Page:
Surgical Procedure Effectively Treats Severe Necrotizing Enterocolitis in Neonates

Jim Kling

October 12, 2010

October 12, 2010 (San Francisco, California) — Diverting jejunostomy is an effective surgical procedure in the treatment of severe necrotizing enterocolitis (NEC) in neonates, according to research presented here at the American Academy of Pediatrics 2010 National Conference and Exhibition.

There are several surgical methods available to treat NEC, but there is no consensus on which option is best. One choice is a high diverting jejunostomy without resection of the diseased bowel. Researchers led by Mandela Thyoka, MRCS(Ed), MCS(ECSA), a clinical research associate at the Institute of Child Health in London, United Kingdom, conducted a prospective study to determine outcomes in infants who underwent this procedure.

The study included 188 consecutive neonates with NEC in the researchers' center who required surgical intervention. The team evaluated infants with severe and extensive NEC who underwent a primary laparotomy with diverting jejunostomy and no bowel resection. They collected and analyzed data on gestational age, birth weight and weight on admission, age at diagnosis, operative findings, outcome of stoma, total parenteral nutrition (TPN) dependency, and mortality.

A total of 17 neonates (9%) underwent a diverting jejunostomy as a primary procedure for treatment of severe NEC (mean birth weight, 1.03 kg, standard error of the mean ±0.44 kg; mean weight on admission, 1.28 ± 0.55 kg; mean gestational age at birth, 27.6 ± 3.0 weeks). Of these, 11 patients (65%) had multifocal disease and 6 patients (35%) had pan-intestinal involvement.

There were 7 cases (41%) with perforation, all with multifocal disease. The surgeon placed the stoma at a median distance of 12 cm from the duodenojejunal flexure (range, 8 - 45 cm). Six infants (35%) died — 4 within a day — as a result of persisting instability.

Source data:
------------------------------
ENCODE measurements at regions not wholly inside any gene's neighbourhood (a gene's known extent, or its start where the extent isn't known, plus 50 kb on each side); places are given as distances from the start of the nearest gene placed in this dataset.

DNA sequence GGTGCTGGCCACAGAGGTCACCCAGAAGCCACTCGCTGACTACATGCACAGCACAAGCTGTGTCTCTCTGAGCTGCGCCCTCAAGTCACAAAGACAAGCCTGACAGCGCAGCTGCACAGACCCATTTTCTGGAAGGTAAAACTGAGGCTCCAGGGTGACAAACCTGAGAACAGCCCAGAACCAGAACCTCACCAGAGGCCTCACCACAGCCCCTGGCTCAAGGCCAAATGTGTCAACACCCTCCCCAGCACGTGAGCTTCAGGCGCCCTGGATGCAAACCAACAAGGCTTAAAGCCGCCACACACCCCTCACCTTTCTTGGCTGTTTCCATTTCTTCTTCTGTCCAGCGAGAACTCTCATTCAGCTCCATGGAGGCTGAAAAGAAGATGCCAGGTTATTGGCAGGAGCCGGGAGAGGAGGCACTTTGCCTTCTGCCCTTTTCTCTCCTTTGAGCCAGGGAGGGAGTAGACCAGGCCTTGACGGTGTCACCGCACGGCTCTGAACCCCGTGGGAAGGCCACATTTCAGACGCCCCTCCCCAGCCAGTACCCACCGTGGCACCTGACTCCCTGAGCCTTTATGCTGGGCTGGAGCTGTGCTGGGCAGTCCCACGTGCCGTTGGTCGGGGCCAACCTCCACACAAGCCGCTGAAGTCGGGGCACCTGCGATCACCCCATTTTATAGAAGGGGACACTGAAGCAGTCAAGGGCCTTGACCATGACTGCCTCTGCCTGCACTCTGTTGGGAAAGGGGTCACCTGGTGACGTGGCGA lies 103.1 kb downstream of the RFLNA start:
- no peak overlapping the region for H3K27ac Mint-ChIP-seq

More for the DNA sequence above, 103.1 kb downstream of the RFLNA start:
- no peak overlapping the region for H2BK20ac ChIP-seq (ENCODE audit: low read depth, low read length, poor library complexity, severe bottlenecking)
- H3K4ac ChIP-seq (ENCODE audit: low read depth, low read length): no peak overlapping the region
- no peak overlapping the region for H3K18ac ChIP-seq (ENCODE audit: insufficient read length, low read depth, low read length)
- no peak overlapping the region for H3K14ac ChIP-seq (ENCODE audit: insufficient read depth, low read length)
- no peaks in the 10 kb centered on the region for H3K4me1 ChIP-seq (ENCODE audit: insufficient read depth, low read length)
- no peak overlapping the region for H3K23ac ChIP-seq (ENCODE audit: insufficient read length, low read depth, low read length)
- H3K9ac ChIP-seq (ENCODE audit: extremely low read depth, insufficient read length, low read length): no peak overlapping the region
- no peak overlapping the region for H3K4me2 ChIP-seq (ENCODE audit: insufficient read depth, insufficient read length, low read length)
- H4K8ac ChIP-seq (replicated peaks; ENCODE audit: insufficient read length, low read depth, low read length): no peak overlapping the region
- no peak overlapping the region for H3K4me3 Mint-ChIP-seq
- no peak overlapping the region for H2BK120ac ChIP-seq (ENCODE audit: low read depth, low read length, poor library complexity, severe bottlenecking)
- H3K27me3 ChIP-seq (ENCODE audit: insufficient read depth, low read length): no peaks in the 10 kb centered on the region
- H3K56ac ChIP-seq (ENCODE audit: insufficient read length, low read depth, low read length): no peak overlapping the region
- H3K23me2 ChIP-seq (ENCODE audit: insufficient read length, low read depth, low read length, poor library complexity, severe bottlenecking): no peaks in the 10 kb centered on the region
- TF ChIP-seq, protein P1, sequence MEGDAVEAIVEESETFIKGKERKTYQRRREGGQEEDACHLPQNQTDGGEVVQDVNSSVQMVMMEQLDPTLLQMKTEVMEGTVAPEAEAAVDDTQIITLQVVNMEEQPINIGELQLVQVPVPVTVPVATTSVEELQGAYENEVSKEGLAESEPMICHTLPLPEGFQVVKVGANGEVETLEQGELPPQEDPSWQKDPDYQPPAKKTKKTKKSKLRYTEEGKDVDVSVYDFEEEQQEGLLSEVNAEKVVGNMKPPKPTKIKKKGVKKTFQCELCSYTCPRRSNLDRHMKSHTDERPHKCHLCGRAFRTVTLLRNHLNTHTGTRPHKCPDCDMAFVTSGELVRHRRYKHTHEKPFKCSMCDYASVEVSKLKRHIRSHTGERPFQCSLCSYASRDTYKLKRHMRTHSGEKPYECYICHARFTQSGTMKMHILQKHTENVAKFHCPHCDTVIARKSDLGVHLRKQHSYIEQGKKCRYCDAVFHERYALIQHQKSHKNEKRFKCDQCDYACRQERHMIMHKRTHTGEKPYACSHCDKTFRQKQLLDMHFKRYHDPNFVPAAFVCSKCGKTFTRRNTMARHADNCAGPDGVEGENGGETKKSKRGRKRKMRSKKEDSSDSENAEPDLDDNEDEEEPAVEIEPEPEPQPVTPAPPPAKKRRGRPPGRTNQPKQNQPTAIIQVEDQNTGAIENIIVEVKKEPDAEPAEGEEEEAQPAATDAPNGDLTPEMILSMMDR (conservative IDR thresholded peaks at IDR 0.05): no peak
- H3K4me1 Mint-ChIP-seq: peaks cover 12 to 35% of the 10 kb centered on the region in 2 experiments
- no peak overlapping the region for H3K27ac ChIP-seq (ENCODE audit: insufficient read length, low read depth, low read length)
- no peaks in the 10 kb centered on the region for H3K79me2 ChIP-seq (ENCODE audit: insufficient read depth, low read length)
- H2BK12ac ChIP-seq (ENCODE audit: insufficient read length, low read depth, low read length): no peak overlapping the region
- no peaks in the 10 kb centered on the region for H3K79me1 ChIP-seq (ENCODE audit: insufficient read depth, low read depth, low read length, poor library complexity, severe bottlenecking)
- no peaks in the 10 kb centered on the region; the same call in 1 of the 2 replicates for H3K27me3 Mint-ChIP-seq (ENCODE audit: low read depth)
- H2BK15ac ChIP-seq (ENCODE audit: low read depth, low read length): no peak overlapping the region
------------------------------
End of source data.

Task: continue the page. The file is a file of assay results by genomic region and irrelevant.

Survivors achieved intestinal continuity (median time, 52 days; range, 17 - 83 days); 1 infant (9%) had a colonic stricture, and 8 infants (73%) recovered with no further need for resection.

Survivors required TPN for 60 days (range, 29 - 548 days). One patient developed short bowel syndrome, which required TPN for 18 months (548 days). Median follow-up was 1.9 years (range, 0.5 - 11 years).

"This series indicates that using this technique, enteral autonomy and a high survival (65%) can be achieved even in most critically ill neonates with NEC. The majority of survivors do not require resection of diseased bowel indicating a high capacity for recovery of defunctioned bowel," the authors write in the abstract.

"We propose that jejunostomy is a useful tool in such challenging circumstances and should be used often," Dr. Thyoka said during his presentation.

"These are some very impressive results for a very sick group of children. It's a technique that's been around for a while, which other surgeons and institutions have used. It's not entirely clear how they achieved such great results, but it's interesting, and it's provocative," said Larry Moss, MD, chief of surgery at Yale–New Haven Children's Hospital in Connecticut.

Dr. Moss noted that debate has gone on for years about which operation should be used with NEC, and some randomized trials suggest that the choice of operation may have little influence on outcome.

"This study looked at a very specific subset of patients, and perhaps (the type of operation) did matter in these patients, but it's a small series from one institution. It raises more questions than it answers, but it raises some pretty interesting questions," Dr. Moss observed.

Dr. Thyoka and Dr. Moss have disclosed no relevant financial relationships.

American Academy of Pediatrics 2010 National Conference and Exhibition: Abstract 9438. Presented October 2, 2010.


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